This is an interesting analysis by Dave Leonhardt. The underlying question is how stimulating this sort of stimulus will be. Of course, you have to eat and have shelter. The UI extension surely will stimulate. But for the fully employed who are still indebted, the reduction in the payroll tax may simply go to the creditors. If the creditors are already sitting on a pot of cash, that doesn't seem very stimulative to me. Fiscal policy of this sort then may be thought of as pushing on a string rather than pulling the economy out of the doldrums.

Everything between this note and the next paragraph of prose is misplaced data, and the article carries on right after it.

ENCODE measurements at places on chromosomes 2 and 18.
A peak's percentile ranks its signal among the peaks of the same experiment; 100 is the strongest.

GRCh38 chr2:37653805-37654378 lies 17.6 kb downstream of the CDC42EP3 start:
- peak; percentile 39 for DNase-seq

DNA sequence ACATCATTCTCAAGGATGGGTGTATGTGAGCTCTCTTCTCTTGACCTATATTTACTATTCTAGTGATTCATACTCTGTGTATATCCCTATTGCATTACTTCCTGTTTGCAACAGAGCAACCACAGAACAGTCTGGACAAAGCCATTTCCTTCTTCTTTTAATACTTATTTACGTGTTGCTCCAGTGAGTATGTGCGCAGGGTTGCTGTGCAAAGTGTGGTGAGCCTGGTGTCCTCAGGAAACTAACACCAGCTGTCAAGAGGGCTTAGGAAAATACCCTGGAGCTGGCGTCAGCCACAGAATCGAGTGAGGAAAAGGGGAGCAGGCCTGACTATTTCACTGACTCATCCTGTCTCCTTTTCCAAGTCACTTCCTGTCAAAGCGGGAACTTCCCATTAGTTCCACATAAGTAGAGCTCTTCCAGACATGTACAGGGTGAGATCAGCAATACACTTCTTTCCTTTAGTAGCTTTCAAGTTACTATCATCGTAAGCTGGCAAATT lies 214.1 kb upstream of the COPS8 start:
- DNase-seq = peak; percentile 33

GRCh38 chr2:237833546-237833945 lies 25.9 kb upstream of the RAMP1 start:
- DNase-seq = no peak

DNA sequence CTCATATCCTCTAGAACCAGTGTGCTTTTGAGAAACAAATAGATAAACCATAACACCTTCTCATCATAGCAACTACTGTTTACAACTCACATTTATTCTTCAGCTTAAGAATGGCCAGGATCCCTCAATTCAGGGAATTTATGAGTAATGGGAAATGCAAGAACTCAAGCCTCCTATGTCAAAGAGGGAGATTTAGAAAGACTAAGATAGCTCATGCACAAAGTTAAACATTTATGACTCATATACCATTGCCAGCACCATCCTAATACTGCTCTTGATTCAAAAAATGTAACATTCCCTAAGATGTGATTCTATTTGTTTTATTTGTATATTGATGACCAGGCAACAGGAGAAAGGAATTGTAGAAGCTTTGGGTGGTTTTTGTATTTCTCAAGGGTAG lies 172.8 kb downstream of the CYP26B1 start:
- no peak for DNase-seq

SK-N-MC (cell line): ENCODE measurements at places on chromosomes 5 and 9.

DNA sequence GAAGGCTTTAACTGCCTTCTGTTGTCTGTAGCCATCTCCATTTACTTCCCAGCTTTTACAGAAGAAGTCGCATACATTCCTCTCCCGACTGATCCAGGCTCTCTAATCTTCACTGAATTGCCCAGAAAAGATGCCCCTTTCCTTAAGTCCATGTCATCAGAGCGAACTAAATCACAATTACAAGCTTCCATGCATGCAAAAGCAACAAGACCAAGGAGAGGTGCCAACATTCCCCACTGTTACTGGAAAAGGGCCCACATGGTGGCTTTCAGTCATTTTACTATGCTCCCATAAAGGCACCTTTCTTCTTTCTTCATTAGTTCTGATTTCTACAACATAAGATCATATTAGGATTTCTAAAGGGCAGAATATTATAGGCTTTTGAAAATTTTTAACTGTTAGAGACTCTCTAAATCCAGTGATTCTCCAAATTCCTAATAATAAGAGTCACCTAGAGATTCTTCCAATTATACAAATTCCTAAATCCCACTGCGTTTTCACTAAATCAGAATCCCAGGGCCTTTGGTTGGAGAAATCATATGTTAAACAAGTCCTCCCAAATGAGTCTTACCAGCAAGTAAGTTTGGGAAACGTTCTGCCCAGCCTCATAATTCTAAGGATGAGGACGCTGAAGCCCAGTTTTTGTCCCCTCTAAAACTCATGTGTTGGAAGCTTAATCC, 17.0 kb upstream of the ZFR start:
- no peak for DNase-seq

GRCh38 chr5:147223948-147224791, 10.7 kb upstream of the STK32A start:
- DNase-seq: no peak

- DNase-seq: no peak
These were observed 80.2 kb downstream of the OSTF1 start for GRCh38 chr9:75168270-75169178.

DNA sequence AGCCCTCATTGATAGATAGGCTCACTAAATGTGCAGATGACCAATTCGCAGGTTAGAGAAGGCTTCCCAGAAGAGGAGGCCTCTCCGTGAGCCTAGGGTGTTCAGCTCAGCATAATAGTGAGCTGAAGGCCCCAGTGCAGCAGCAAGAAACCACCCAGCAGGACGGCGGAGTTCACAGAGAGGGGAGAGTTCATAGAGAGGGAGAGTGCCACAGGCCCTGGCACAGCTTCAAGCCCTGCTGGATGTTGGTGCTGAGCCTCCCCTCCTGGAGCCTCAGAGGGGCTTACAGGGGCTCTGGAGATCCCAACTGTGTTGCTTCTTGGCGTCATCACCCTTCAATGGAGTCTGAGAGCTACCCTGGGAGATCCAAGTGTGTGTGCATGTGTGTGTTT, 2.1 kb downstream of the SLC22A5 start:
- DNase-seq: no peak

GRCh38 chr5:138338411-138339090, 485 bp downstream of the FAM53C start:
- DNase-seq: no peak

Public works projects, the obvious alternative to this approach, seem politically infeasible at present. They make more sense to me, however, in that they clearly would be stimulating. The choice of Democrats in Congress now seems to be either to accede to the deal as this editorial suggests, because it is the best feasible alternative, or block it and expect the economy to get even worse but for that to change the political climate in favor of more government spending, particularly of the public works kind. This is not a happy choice, for sure.